As soon as a child learns to crawl a parent puts up boundaries: gates, fences that lead to the stairs, the plugs in electrical outlets and the stops on kitchen cabinets where the cleaning supplies are kept. And on it goes up the ladder as the child grows. Boundaries, or as I like to call them walls, are erected to help a child learn the consequences of his or her behavior. The goal of course is for a child to eventually internalize why an action is good or bad, helpful or harmful. We pay pretty frantic attention to putting up walls for things that could harm a child physically but we are doing a poor job putting up walls that prevent harm to a child morally and spiritually.
One thing that is becoming more and more ubiquitous is a young child with a smart phone. In addition to giving a young person access to call his parents you are also giving them access to the child molester, the pornographer and the drug dealer to name a few. Do we really expect children as young as 7 or 8yrs old to spot the danger zones when using such technology?
Maybe worse still children have access to the media which presently tells them just about everything is acceptable. The wall that said promiscuity is wrong has been leveled so no wonder our children walk through it. Our children march over the rubble that used to be the wall protecting the authority of teachers, parents and the law. Then our children come to the wall that used to say that drug abuse was forbidden. In fact now the bricks in that wall have been rearranged into a path that promises happiness and true freedom.
The latest wall that is coming down is the wall that kept marijuana illegal. The truth is that wall has been in disrepair for sometime. The lack of enforcement of the laws on the books has made the idea that pot is a bad joke with young people. The legalization of marijuana for medical purposes has had the effect of making marijuana almost a health food. But before we in Arizona jump on the marijuana train we should consider how it is affecting young people in Colorado where it is legal for recreational use. Here are some of the effects so far:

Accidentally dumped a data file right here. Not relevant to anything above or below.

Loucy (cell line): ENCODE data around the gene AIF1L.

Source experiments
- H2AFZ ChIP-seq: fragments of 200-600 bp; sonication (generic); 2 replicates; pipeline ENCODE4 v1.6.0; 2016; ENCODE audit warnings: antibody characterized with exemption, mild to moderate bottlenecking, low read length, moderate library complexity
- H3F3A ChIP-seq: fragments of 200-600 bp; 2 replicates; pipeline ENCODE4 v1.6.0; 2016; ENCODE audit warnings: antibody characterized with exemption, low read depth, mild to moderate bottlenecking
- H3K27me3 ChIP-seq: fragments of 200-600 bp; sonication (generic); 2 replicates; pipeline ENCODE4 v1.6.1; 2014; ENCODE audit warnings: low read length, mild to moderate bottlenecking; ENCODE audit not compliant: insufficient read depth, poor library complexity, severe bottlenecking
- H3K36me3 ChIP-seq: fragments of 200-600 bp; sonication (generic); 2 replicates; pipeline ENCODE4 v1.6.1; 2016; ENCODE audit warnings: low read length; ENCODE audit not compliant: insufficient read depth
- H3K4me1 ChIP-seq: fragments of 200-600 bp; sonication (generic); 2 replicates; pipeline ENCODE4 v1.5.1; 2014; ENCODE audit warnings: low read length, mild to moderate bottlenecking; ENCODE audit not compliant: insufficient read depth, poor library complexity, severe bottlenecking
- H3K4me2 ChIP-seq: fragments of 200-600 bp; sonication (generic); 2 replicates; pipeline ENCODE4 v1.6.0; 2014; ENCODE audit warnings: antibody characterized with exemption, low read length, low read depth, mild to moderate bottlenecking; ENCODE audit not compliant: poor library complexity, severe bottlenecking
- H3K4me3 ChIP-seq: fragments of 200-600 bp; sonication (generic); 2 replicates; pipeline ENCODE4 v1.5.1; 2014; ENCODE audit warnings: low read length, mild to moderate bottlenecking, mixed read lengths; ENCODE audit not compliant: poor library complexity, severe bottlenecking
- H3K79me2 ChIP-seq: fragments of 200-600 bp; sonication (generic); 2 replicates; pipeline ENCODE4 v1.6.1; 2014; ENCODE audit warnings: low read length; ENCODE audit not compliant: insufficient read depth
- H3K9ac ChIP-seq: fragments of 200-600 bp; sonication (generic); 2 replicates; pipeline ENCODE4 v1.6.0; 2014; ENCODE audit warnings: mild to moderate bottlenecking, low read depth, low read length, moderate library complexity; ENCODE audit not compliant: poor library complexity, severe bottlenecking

*Teen marijuana use is 74% higher than the national average. Colorado is #1 in teen marijuana and illicit drug use. The legal age to use marijuana in CO is 21, the same age required in Arizona under Prop 205.
*Newborns testing positive for marijuana are on the rise. In one hospital alone, half of newborn babies test positive for marijuana.
*When legislators saw an increase in children ER visits due to accidental marijuana ingestion; they responded by banning marijuana-laced gummy bears. Note: Arizona’s legislature would not be able to make the same changes to the law because ballot measures are voter protected in Arizona.
*There are more pot shops than both McDonald’s and Starbucks in Colorado.
*And the promise to bring more revenue to our schools: Colorado’s top marijuana official said tax revenue from legal marijuana is a “red herring … you’re not going to pave your roads and pay your teachers with marijuana tax revenue.”
*Marijuana use harms the developing brain of teenagers. It is often responsible for early onset ofteenage schizophrenia and other mental health issues.
The legalization of recreational use marijuana in Colorado and Washington as well as the 25 states with legalized medical marijuana has hurt the profit margins of the Mexican Drug Cartels. Being good business people the Car- tels have simply flooded the market with heroin hence the current heroin epidemic in the US.
The walls we put up for our children are ways to help them limit their self-destructive behaviors. This is espe- cially true when it comes to drug use: the sooner a teen hits the wall the lesser will be the negative consequences of drug abuse. As the adults in the room who vote we can keep up one wall to protect our young people:
VOTE NO ON 205.
Let me state this in the clearest terms possible: the problem of drug use is not solved with drugs! Drug addiction is an evil, and with evil there can be no yielding or compromise. To think that harm can be reduced by permitting drug addicts to use narcotics in no way resolves the problem. Attempts, however limited, to legalize so-called “recreational drugs”, are not only highly questionable from a legislative standpoint, but they fail to produce the desired effects. Substitute drugs are not an adequate therapy but rather a veiled means of surrendering to the phenomenon… Pope Francis
Love, Fr. John B.